VUC Lyngby has refused admission to six Muslim girls in niqabs due to concerns that “free and unhindered communication” would be compromised by the clothing, reports Metroxpress.
A debate has since raged on the school’s Facebook page questioning the validity of the school’s decision.
In Autumn, VUC Lyngby made changes to its school policy and no longer allows any of its students to cover their eyes, nose or mouth during class hours.
“Teaching takes place by means of communication, and as a teacher you can better understand your impact if you can see that what you’re saying is being received by the student. And this cannot be done if they’re wearing a niqab,” deputy headteacher Inge Voller explained to Metroxpress.
The decision, however, has proved controversial and caused a number of reactions on the school’s Facebook page.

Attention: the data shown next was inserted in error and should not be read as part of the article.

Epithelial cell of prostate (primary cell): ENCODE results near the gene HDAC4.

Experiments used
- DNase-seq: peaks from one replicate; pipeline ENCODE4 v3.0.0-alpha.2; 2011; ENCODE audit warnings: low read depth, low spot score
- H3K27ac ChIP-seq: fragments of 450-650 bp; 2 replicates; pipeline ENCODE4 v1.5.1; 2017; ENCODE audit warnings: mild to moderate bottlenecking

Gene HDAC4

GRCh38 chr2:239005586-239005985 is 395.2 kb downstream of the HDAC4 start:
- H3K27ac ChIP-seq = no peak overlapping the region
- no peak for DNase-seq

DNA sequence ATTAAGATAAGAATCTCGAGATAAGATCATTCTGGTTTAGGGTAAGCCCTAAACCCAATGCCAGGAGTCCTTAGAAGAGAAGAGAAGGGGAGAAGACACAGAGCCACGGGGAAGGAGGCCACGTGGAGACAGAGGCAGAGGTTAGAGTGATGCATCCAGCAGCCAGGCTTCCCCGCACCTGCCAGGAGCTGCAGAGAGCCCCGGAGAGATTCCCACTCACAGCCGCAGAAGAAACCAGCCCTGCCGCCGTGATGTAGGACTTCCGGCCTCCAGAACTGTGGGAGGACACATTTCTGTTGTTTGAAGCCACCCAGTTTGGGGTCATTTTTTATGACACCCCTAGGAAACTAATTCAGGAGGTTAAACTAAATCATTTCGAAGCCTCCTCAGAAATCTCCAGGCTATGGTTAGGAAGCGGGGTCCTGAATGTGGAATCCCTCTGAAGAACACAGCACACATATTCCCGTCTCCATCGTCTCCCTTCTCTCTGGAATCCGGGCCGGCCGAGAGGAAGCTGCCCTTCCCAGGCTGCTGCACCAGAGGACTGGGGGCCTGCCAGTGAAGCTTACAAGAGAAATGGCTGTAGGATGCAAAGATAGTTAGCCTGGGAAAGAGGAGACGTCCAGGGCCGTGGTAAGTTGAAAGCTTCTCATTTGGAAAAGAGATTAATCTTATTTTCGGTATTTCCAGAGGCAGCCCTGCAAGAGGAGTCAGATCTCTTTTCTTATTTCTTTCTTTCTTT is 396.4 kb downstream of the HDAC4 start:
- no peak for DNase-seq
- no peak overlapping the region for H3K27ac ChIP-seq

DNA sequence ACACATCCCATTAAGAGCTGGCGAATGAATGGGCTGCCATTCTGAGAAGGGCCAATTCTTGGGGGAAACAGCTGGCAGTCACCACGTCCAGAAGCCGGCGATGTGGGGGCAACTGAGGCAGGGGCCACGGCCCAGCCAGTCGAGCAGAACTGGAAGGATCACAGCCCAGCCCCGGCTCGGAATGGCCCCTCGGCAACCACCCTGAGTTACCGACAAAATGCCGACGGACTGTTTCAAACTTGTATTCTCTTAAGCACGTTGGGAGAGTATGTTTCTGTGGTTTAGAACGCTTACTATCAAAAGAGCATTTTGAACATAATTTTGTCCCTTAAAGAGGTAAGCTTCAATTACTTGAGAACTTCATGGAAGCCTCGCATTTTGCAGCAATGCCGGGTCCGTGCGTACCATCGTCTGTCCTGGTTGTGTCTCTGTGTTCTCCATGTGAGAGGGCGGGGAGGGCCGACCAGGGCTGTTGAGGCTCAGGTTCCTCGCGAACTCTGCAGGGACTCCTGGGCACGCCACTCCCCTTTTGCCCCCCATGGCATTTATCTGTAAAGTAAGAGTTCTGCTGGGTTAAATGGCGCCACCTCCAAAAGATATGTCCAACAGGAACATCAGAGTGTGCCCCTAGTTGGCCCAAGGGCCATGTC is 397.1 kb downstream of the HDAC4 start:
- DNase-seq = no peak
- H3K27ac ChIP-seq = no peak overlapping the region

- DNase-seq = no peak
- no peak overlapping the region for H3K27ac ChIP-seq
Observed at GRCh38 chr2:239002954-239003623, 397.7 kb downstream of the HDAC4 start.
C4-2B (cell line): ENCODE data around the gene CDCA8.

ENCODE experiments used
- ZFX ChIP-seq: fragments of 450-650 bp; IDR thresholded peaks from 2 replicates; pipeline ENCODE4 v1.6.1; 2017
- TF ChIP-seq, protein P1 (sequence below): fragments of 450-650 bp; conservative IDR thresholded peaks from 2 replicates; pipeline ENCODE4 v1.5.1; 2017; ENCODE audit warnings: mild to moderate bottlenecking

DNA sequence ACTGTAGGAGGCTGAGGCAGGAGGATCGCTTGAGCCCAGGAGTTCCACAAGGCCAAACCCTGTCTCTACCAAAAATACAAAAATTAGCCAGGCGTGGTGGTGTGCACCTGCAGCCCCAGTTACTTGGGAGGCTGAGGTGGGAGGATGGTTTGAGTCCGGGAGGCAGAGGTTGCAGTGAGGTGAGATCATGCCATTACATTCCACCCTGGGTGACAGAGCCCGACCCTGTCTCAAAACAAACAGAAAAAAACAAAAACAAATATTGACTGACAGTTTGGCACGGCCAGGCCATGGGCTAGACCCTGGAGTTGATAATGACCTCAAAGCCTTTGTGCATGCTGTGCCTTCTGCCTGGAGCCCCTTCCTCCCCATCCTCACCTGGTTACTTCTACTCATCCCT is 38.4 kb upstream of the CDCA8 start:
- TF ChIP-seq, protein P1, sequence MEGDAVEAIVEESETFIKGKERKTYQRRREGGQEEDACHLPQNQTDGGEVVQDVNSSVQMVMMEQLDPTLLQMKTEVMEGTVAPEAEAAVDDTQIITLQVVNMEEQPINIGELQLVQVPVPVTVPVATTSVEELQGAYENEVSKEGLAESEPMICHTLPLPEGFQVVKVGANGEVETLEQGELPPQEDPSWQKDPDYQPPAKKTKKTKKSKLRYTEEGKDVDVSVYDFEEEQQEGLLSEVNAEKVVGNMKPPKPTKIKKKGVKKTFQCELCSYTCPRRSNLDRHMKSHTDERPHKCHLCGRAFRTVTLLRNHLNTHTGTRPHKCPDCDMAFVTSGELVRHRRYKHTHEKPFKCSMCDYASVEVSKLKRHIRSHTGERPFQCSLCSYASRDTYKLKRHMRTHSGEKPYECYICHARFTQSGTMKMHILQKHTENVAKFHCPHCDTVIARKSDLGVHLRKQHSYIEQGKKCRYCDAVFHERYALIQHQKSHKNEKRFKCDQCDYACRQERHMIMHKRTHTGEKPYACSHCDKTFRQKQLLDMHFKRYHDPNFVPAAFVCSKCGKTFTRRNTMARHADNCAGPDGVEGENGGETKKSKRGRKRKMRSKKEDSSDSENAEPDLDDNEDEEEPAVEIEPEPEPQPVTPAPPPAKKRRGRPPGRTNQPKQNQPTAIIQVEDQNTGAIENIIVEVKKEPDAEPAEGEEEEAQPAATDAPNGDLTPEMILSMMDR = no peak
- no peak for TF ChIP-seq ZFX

“Can women no longer decide what clothes we want to wear? So much for religious freedom and a democratic right to wear the clothes we want. [The decision] must be rethought,” wrote Anne Kirstine Gram Hovmann.
But according to Voller, the issue has never been about religion or ethnicity.
“For me, it is not a question of religion or ethnicity, but of learning. It is about how we can create the best learning environment, and we believe the best way is if you can communicate freely with each other,” she said, adding that the girls in question are happy to continue their educations over the school’s e-learning platform.